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We all agree that the theory of class fields plays an eminent role in modern number theory.
Nevertheless, what was our main concern is that how to solve various Diophantine equations to which the clues do not appear clear in the theory of class fields. And my question is:

With respect to the beauty and perfection of the theory of class fields, can we use it to solve some mysterious Diophantine equations? Or can we apply it to other fields in Mathematics, such as Complex Analysis?

The last question arises as one of my friends used to tell me that there is a mathematician who developes the theory of complex analysis in terms of class fields in one of his books. Nonetheless, when I looked up to his books, I didn't find any hint to this. Moreover, when I asked him about this again, he didn't say much. This stimulates somehow my imagination such that I am wondering if there indeed is such a theory.
Any response is appreciated.

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You double posted; you should delete one of the two copies. –  Arturo Magidin Mar 12 '11 at 3:48
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@Arturo Magidin: I have no idea what happened, I am not good at computer, and the system just reminded me that there is an error, which is absolutely their fault, in any case, I will do so, and thanks. –  awllower Mar 12 '11 at 3:54
    
Combining with this, one can tell that I am confused and I would like to do some concrete exercises so that I can believe(or have some motivation for) the compelling theory of class fields. –  awllower Mar 12 '11 at 6:18

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Let me address the question as to whether class field theory can be used to solve some Diophantine equations. The answer is certainly yes. One historical example is given by Kummer's work on Fermat's Last Theorem; this relied on algebraic number theoretic results to do with cyclotomic fields, much of which can be reinterpreted as special cases of class field theory. (One place to see this discussed is the nice historical chapter on Kummer's work by Michael Rosen in the book Modular forms and Fermat's Last Theorem (Cornell, Silverman, Stevens eds.).)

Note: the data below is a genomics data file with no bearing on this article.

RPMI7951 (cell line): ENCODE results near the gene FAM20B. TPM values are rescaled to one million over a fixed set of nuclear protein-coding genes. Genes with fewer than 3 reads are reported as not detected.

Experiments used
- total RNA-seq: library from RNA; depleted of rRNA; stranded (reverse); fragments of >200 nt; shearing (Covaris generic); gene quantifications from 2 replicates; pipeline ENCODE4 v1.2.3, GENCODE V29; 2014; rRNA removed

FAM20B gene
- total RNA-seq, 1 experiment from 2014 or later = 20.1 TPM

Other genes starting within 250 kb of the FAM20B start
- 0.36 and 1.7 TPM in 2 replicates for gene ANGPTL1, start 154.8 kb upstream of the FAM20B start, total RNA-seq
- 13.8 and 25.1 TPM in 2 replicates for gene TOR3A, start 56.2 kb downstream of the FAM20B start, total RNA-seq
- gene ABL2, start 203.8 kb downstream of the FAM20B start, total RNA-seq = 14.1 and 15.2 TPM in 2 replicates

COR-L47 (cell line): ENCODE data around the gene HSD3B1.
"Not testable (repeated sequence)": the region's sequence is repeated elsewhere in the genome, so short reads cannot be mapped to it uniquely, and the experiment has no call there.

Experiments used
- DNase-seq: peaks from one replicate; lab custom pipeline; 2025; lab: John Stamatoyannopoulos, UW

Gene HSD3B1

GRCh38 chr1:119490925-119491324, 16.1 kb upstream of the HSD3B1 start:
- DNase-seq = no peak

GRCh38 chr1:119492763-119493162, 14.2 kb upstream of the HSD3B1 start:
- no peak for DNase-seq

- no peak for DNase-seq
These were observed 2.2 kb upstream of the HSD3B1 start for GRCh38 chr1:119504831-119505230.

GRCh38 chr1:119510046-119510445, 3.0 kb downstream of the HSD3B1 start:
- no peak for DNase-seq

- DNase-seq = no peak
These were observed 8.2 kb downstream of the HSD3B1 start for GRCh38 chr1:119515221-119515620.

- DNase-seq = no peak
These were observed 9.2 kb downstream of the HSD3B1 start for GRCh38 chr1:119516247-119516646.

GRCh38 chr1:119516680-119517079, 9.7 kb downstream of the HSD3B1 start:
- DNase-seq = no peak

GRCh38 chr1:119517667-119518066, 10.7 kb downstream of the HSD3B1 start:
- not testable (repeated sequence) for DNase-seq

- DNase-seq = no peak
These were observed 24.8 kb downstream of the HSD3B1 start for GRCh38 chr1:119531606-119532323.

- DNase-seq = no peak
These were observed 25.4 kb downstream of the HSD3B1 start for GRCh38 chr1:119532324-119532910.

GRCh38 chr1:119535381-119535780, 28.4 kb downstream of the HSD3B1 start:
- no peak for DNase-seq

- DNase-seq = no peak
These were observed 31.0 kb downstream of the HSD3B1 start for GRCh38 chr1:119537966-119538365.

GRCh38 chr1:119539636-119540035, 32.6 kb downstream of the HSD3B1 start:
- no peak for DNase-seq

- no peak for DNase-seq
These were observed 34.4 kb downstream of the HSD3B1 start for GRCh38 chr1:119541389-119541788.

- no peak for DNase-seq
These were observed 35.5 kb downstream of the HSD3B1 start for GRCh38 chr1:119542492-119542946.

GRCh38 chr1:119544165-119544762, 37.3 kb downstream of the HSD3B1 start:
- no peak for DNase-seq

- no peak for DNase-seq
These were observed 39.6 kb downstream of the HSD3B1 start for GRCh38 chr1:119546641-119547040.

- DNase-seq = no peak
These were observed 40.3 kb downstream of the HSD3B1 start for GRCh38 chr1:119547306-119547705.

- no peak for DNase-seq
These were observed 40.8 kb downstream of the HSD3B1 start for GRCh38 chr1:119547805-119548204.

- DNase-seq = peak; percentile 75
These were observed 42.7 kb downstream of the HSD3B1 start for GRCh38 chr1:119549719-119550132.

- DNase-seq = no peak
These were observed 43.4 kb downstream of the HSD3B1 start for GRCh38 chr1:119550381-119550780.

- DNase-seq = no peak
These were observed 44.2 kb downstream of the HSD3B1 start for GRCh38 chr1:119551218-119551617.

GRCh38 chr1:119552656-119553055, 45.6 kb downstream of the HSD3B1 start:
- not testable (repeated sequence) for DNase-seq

At a more basic level, consider the question of solving the following three equations:

$$x^2 + y^2 = p$$ $$ x^2 + 5 y^2 = p$$ $$x^2 + 23 y^2 = p$$ where $p$ is a prime and $x$ and $y$ are integers.

Essentially (i.e. excluding some small primes, namely $p = 2$ in the first, $p = 2$ or $5$ in the second, and $p = 2$ or $23$ in the third) each of these questions can be rephrased as asking whether the prime $p$ splits into a product of principal ideals in the extension $K:= \mathbb Q(\sqrt{-D})$, where $D = 4,$ $20$, and $23$ respectively.

Now the question of whether $p$ splits is easily answered; it is just a question of whether the Jacobi symbol $\bigl( \frac{p}{D} \bigr)$ is equal to $1$ or not.

But the question of whether $p$ splits into a product of principal ideals is more subtle; it is a question of whether $p$ splits completely in the Hilbert class field $H$ of $K.$

Now in the case $D = 4$, we know that $K$ has class number one, and so $K = H$. Thus we can solve $x^2 + y^2 = p$ if and only if $p \equiv 1 \bmod 4$.

If $D = 20$, then $K$ has class number two, and in fact $H = K(\sqrt{-1})$ is the compositum of the field $\mathbb Q(\sqrt{-4})$ and $\mathbb Q(\sqrt{-20})$. Thus $p$ splits completely in $H$ if and only if $\bigl(\frac{p}{4}\bigr) = 1$ and $\bigl(\frac{p}{20}) = 1$, i.e. if and only if $\bigl(\frac{p}{4}\bigr) = 1$ and $\bigl(\frac{p}{5}) = 1$, i.e. if and only if $p \equiv 1 \bmod 4$ and $p \equiv \pm 1 \bmod 5$, i.e. if and only if $p \equiv 1 \text{ or } 9 \bmod 20$.